The study by Wynder and Stellman was a case-control study of 302 men and 65 women with bladder cancer and an equal number of controls matched for age, sex, hospital and hospital-room status. No association was found between the use of artificial sweeteners or diet-beverage consumption and bladder cancer. The relative risk of bladder cancer (95% confidence interval) among men was 0.9 (0.7-1.3) for artificial sweetener use and 0.8 (0.6-1.2) for diet-beverage consumption; among women, the relative risks were 0.6 (0.3-1.4) and 0.6 (0.3-1.3), respectively. These relative risk estimates did not vary appreciably when a number of potential confounding variables were controlled for, namely, history of diabetes, obesity, occupation, education, religion and coffee or tea consumption. No dose-response relationships between consumption of artificial sweeteners or diet beverages and quantity or duration of use were observed.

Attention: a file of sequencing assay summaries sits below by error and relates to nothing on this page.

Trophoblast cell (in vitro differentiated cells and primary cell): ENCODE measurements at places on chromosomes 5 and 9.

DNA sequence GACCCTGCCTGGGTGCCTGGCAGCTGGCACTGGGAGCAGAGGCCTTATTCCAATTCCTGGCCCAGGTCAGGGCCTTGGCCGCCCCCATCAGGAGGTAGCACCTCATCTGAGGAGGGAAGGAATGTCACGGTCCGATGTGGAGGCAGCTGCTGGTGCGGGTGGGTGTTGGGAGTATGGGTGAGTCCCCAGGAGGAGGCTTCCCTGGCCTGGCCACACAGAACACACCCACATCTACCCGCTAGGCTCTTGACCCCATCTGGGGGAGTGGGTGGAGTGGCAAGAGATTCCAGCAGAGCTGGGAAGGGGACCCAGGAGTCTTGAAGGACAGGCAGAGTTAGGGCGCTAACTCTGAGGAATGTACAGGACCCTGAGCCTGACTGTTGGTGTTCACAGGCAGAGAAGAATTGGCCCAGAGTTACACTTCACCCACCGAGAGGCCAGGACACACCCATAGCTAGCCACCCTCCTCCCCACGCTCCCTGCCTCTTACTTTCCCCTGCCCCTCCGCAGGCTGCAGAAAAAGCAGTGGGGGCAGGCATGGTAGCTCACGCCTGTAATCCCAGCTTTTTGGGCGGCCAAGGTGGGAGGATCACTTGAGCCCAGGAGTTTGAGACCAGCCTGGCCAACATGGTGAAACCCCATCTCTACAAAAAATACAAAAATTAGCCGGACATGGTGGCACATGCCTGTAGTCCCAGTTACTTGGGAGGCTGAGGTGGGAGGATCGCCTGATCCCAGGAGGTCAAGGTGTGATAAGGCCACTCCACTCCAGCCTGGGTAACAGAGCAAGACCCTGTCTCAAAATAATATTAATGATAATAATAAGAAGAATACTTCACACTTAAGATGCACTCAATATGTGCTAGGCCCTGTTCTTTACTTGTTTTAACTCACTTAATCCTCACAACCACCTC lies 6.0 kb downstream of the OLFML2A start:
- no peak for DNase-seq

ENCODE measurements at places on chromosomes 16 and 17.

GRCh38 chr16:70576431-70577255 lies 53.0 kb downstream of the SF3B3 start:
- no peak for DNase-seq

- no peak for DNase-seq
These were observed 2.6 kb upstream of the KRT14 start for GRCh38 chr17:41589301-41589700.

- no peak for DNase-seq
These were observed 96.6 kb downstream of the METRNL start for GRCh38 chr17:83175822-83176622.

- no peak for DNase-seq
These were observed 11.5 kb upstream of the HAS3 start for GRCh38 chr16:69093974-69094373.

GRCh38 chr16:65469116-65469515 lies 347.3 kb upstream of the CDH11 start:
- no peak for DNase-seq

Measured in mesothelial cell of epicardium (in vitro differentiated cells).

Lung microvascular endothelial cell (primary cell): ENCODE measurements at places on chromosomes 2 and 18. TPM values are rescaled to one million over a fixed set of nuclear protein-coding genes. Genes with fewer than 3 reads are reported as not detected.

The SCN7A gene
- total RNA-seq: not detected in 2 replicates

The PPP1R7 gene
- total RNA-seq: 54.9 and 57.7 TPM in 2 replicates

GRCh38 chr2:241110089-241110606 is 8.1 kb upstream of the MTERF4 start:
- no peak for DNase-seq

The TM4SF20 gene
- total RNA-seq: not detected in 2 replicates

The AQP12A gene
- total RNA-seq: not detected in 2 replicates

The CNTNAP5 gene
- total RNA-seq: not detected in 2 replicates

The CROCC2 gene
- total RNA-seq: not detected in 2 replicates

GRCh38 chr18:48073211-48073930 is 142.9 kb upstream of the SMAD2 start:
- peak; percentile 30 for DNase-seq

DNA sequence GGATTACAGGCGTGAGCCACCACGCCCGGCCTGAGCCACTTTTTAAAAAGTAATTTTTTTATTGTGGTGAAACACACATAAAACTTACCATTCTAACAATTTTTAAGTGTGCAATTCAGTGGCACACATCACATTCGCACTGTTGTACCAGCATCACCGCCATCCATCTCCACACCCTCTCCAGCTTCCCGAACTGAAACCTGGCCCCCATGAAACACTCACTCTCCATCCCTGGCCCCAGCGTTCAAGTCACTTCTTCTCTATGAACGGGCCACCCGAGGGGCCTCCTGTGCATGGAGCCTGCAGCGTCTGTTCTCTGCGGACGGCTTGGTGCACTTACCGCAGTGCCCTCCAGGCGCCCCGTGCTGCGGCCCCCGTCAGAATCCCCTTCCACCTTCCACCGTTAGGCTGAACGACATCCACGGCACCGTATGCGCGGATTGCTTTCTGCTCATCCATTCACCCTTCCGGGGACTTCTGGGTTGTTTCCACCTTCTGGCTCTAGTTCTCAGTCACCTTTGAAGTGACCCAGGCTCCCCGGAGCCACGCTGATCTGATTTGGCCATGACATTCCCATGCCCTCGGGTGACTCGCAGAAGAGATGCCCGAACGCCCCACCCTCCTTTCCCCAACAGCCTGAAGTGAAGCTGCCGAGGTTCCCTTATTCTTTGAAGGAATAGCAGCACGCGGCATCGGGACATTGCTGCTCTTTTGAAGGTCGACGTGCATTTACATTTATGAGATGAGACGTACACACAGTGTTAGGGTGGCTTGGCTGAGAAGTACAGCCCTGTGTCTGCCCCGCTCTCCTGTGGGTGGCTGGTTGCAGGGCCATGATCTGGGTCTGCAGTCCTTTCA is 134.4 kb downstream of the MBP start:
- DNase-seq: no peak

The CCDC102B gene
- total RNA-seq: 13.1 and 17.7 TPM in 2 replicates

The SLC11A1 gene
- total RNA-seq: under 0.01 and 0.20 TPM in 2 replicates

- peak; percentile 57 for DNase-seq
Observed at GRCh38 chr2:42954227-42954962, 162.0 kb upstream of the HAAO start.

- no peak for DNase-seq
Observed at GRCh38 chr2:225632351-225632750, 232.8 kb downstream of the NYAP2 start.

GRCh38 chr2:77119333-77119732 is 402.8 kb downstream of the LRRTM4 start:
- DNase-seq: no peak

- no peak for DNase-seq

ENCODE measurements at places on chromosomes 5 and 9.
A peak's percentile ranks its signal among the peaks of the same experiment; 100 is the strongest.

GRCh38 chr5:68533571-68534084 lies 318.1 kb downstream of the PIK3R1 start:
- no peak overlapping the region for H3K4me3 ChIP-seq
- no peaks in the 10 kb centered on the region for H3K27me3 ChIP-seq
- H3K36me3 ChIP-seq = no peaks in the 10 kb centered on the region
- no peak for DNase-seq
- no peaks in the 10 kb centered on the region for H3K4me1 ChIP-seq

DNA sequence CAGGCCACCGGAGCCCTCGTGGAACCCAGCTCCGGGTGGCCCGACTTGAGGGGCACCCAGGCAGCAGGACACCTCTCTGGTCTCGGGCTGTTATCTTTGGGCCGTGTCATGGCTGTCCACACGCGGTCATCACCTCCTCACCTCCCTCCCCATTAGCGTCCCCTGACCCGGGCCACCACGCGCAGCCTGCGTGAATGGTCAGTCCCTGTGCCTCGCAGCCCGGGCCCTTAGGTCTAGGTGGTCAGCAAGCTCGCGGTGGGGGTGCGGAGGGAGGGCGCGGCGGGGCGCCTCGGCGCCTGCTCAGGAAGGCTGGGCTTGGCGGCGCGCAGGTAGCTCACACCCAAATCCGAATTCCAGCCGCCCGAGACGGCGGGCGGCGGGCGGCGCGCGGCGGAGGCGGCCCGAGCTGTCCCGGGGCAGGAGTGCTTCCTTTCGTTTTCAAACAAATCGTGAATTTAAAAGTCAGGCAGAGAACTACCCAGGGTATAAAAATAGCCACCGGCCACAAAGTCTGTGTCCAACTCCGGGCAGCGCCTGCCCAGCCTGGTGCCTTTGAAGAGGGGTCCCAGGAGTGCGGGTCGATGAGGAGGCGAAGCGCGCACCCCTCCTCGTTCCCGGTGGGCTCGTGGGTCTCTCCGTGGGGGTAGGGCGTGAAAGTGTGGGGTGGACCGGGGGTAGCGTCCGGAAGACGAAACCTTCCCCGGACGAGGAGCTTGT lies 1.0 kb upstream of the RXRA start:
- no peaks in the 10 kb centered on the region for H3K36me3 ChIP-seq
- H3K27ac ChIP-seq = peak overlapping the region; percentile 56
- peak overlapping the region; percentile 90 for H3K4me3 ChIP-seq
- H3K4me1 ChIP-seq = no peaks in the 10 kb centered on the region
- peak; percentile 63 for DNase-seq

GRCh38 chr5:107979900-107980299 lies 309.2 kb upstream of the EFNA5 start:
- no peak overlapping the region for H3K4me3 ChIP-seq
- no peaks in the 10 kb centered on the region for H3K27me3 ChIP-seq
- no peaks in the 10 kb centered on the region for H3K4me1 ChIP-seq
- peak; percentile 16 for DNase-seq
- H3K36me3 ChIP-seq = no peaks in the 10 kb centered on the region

Subsequent evaluations: Suppl. 7 (1987); Vol. 73 (1999)
See Also: Toxicological Abbreviations Cyclamates (IARC Summary & Evaluation, Volume 73, 1999)